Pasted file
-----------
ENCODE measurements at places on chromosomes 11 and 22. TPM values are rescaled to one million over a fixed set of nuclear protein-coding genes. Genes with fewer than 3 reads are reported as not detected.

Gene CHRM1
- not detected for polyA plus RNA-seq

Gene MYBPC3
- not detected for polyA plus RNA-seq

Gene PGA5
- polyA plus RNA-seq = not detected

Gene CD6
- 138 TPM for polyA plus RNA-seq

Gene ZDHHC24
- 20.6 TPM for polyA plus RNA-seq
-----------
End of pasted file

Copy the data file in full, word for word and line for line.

ENCODE measurements at places on chromosomes 11 and 22. TPM values are rescaled to one million over a fixed set of nuclear protein-coding genes. Genes with fewer than 3 reads are reported as not detected.

Gene CHRM1
- not detected for polyA plus RNA-seq

Gene MYBPC3
- not detected for polyA plus RNA-seq

Gene PGA5
- polyA plus RNA-seq = not detected

Gene CD6
- 138 TPM for polyA plus RNA-seq

Gene ZDHHC24
- 20.6 TPM for polyA plus RNA-seq